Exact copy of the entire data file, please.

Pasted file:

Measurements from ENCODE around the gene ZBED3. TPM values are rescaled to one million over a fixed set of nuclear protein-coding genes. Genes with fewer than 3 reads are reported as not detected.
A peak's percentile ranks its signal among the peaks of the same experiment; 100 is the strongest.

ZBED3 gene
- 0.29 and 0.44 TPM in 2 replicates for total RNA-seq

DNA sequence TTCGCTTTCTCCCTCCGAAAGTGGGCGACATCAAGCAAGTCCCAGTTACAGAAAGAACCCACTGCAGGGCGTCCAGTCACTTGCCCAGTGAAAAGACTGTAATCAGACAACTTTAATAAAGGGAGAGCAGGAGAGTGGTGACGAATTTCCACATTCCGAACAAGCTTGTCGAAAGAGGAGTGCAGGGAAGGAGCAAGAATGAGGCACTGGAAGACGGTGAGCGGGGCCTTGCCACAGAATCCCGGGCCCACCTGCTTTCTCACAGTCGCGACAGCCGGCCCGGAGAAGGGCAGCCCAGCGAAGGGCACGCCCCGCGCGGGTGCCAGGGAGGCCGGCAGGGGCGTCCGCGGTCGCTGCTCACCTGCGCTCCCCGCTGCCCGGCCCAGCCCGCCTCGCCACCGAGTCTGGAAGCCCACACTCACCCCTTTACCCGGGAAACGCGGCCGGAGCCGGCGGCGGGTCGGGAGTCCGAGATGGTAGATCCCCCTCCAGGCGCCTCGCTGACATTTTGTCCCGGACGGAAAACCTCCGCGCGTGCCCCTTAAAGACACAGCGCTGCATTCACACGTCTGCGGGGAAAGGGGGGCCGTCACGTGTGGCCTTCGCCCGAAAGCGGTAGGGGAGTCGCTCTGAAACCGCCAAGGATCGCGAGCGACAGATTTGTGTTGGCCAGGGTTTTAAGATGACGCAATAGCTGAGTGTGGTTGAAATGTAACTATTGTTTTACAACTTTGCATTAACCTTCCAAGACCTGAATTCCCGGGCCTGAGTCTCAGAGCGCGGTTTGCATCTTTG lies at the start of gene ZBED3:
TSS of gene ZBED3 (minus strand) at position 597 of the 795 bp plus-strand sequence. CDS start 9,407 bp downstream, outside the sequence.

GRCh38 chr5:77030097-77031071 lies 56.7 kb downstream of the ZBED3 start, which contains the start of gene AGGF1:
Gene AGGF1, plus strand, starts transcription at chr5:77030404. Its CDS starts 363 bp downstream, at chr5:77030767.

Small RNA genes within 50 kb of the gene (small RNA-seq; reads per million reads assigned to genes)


Measurements from ENCODE around the gene ZBED3. TPM values are rescaled to one million over a fixed set of nuclear protein-coding genes. Genes with fewer than 3 reads are reported as not detected.
A peak's percentile ranks its signal among the peaks of the same experiment; 100 is the strongest.

ZBED3 gene
- 0.29 and 0.44 TPM in 2 replicates for total RNA-seq

DNA sequence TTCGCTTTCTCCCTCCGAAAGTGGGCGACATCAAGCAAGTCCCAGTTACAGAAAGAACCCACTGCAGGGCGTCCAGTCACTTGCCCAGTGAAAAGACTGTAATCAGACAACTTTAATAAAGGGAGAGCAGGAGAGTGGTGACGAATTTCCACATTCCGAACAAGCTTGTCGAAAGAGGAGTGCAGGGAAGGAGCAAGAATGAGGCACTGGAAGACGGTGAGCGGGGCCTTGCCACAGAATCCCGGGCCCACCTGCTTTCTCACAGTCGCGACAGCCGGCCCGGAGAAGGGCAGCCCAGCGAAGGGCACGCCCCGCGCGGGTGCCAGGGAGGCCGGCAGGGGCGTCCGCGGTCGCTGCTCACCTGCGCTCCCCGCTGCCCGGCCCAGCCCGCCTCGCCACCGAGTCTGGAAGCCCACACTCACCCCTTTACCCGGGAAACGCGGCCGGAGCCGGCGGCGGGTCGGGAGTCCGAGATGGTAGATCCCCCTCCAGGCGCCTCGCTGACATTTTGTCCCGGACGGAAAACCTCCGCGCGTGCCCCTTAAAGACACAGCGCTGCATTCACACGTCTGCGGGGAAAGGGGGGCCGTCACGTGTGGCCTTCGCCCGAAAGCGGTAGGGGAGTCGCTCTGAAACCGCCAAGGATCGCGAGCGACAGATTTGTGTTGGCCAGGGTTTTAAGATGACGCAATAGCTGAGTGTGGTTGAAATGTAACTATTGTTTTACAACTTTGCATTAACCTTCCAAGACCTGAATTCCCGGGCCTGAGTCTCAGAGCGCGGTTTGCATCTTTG lies at the start of gene ZBED3:
TSS of gene ZBED3 (minus strand) at position 597 of the 795 bp plus-strand sequence. CDS start 9,407 bp downstream, outside the sequence.

GRCh38 chr5:77030097-77031071 lies 56.7 kb downstream of the ZBED3 start, which contains the start of gene AGGF1:
Gene AGGF1, plus strand, starts transcription at chr5:77030404. Its CDS starts 363 bp downstream, at chr5:77030767.

Small RNA genes within 50 kb of the gene (small RNA-seq; reads per million reads assigned to genes)